Is indigenisation plan falling apart?

ZIMBABWE’S beleaguered indigenisation policy has been dealt several big blows in the last few days which include alleged corruption, arguments over deal fees, calls for a parliamentary probe — and to top it all, even President Robert Mugabe criticising the process.

Report by Irene Madongo

The controversial black empowerment policy, which forces foreign firms to divest 51% of equity to locals, is one of Mugabe and his party, Zanu PF’s key strategies. But is it falling apart?

In a dramatic turn last Friday Mugabe finally admitted that Saviour Kasukuwere, the Indigenisation minister, has blundered over the much-touted Zimplats deal announced in January.

Under the agreement, South Africa’s Impala Platinum (Implats) agreed to sell a majority stake in its Zimbabwe unit to local blacks for US$971 million.

The transaction was facilitated through vendor financing at an interest rate of 10% over an unspecified period.

Commenting on the deal, Mugabe said: “That is the problem; they gave us 51% saying that it is a loan that we are giving you, and we are paying for you in advance and then you can pay us back tomorrow.

“I think that is where our minister made a mistake. He did not quite understand what was happening, and yet our theory is that the resource is ours and that resource is our share, that is where the 51% comes from.”

It seems that it has finally dawned on Mugabe that the policy may on the surface be about empowering black people, but the reality is it has lumbered them with a vast bill.

Zimplats, now in a loss-making position, was also given a 30-day notice to appeal an order from Mugabe directing the firm give up 28 000 hectares of ground containing platinum reserves.

The company has become embroiled in another row — refusing to pay a US$17 million consultation fee slapped on it by Brainworks, an advisory company involved in the US$971 million Implats deal.

On Friday, Implats spokesperson Bob Gilmour told beyondbrics that “Brainworks was contracted by the NIEEB (National Indigenisation and Economic Empowerment Board), so that is for them, and Zimplats (Implats Zimbabwean unit) will not be paying the bill”.

Zimplats refused to pay the bill arguing it did not engage Brainworks to act as advisors to the government, hence it could not be expected to pay. Observers questioned the sense in Brainworks’ demand.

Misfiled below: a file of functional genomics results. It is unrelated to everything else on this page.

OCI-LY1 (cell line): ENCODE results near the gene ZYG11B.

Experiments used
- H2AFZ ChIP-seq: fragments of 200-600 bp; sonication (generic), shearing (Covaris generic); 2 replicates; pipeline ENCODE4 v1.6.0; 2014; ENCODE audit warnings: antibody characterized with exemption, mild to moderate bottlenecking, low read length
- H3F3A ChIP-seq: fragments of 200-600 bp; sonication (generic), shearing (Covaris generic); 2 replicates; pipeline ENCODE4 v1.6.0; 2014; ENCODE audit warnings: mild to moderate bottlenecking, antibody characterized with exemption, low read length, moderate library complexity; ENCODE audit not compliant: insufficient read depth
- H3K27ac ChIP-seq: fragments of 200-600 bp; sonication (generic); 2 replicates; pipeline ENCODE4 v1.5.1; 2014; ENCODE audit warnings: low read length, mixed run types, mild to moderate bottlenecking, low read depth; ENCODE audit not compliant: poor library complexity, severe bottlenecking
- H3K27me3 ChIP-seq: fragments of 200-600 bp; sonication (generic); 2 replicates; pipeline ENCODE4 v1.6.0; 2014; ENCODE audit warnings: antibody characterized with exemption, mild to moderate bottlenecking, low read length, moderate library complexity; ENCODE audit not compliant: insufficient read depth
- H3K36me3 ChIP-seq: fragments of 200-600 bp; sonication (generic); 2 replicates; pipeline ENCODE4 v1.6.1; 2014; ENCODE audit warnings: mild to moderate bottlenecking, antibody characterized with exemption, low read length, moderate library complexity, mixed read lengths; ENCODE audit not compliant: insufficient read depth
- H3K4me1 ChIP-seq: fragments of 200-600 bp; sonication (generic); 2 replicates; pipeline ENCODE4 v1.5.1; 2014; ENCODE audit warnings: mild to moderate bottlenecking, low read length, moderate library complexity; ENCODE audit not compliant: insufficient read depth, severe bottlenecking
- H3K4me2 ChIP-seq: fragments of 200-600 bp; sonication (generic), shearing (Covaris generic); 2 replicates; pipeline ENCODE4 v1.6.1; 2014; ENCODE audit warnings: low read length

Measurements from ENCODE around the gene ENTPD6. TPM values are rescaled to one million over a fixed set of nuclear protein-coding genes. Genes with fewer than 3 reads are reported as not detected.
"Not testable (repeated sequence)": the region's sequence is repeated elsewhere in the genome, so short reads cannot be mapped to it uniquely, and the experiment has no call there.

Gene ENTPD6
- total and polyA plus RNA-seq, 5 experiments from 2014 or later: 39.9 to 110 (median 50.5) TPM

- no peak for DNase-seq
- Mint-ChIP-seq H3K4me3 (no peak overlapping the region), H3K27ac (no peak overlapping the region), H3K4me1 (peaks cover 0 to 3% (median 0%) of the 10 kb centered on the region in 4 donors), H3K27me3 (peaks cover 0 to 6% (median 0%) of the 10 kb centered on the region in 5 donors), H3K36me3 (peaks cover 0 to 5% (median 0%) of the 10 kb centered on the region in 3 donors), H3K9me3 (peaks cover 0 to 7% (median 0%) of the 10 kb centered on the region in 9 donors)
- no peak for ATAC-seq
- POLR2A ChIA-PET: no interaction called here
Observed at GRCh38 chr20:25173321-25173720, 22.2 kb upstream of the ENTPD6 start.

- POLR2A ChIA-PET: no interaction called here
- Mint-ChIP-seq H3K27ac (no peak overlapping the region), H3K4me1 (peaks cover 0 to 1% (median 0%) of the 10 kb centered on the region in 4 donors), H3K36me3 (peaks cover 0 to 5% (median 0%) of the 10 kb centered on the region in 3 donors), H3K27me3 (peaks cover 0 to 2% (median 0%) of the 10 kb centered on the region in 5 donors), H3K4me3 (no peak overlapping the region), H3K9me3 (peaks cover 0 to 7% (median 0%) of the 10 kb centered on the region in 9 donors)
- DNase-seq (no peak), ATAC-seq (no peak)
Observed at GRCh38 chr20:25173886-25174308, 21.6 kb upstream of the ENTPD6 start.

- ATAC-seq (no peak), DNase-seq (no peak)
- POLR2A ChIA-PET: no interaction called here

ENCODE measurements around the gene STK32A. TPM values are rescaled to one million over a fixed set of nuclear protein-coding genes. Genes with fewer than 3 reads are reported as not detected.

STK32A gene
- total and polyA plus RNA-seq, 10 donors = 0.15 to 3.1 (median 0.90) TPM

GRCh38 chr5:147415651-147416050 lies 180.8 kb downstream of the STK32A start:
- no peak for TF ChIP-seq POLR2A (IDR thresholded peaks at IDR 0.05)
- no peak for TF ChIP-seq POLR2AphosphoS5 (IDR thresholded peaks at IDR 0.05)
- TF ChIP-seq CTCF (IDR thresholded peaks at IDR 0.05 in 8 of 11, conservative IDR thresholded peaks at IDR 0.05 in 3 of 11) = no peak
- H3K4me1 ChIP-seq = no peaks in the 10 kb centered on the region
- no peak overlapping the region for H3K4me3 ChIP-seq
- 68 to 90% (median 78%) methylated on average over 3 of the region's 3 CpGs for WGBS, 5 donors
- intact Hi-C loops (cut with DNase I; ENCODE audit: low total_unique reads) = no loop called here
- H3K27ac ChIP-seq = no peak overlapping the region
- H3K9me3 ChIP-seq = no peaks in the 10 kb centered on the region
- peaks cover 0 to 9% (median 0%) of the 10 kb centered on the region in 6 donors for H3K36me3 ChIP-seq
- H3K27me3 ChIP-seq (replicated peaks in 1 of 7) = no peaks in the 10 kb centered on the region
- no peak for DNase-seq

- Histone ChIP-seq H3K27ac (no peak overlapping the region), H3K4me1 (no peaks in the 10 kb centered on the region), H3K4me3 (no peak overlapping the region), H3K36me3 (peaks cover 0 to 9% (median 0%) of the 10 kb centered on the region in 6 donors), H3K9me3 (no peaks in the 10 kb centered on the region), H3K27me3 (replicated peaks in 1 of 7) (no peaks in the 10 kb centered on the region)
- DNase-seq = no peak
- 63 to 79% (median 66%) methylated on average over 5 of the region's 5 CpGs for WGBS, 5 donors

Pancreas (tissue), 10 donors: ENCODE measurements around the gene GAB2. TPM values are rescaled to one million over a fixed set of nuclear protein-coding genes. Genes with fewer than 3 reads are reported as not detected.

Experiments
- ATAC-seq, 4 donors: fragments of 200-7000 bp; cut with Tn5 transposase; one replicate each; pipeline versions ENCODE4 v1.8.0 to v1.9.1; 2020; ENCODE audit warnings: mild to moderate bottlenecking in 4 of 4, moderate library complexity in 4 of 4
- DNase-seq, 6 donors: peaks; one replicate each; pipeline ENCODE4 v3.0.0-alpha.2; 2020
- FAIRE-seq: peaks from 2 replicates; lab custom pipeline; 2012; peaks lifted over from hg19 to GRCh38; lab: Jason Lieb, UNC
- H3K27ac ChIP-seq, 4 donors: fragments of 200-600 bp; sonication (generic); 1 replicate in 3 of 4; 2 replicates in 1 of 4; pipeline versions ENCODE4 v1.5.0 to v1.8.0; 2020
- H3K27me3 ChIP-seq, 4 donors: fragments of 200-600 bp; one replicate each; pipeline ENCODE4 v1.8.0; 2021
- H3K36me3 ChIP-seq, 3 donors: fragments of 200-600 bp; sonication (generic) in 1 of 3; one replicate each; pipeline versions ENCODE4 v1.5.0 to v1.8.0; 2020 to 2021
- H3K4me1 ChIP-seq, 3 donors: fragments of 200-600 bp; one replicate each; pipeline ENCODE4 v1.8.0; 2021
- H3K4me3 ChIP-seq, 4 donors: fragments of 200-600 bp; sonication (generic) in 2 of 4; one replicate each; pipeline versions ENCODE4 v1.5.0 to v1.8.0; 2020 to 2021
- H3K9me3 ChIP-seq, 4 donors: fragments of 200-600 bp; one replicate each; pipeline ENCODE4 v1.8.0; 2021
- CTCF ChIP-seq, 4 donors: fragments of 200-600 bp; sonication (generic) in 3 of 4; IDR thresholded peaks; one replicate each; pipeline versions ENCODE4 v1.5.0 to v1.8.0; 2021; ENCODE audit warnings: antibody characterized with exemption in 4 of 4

Masimba Kuchera, an economic analyst, said: “It’s like telling someone that they should pay the transfer costs of a house that you’ve forcibly taken away from them.”

Foreign companies are being forced to buy themselves out.
Other problems abound. In February Prime Minister Morgan Tsvangirai called for a parliamentary probe into alleged corruption in the handling of empowerment deals for several companies. And on Friday it was announced that the Anti-Corruption Commission has officially launched an investigation into the deals.

There have also been reports of wrangling over community share ownership trust funds, which are contributed by companies that have complied with indigenisation laws and are meant to benefit local communities.

The indigenisation authorities have denied the allegations. Finance minister Tendai Biti says the schemes are “illegal”.
Kasukuwere recently insisted the policy is working and benefiting Zimbabweans, stating two months ago the programme’s sovereign wealth fund stood at US$4 billion.

But Harare-based economic analyst John Robertson says: “The (US) dollars (claimed to be) in the fund are not dollars, they are shares that are said to have a market value of that much. Whether you would actually get that much if you put them on the market is a huge question, but it is not in the form of money.”

“Most of the claims that companies have complied with indigenisation demands are exaggerations propagated by the indigenisation ministry,” he added.

With all this going on, what is the fate of the beleaguered indigenisation policy? Zimbabwe holds a constitutional referendum in two weeks’ time and has an election coming up later in the year.
Mugabe is in no mood to back down on what is perceived to be one of his party’s key election strategies, and recently said he will stick to the policy.

UK-based Zimbabwe analyst Lance Mambondiani said: “As a model for economic growth, the indigenisation model is rooted in communist nostalgia.

“The assumption that in any economy anywhere in the world everyone and anyone can be an owner of a company is patently dishonest.”

Kuchera said: “In the short-term they will try and protect it, but won’t have those grandstand announcements. I think Zanu-PF has nothing else to offer and they will try to save at least the idea in the short-term”.

Tsvangirai’s MDC-T would ditch the policy, saying it deters badly-needed foreign investment for the cash-strapped country. It says it will review the policy if it wins the impending elections. But even this may not be easy.

“The policy is already law, it’s unlikely that it will be repealed even if the MDC were to come into power.

“In its economic policy, the party proposes a review of policy to make it a lot more consultative. Like the land policy, it is difficult to reverse the changes already done,” says Mambondiani.

Madongo is a Zimbabwean journalist based in London. She writes for the Financial Times.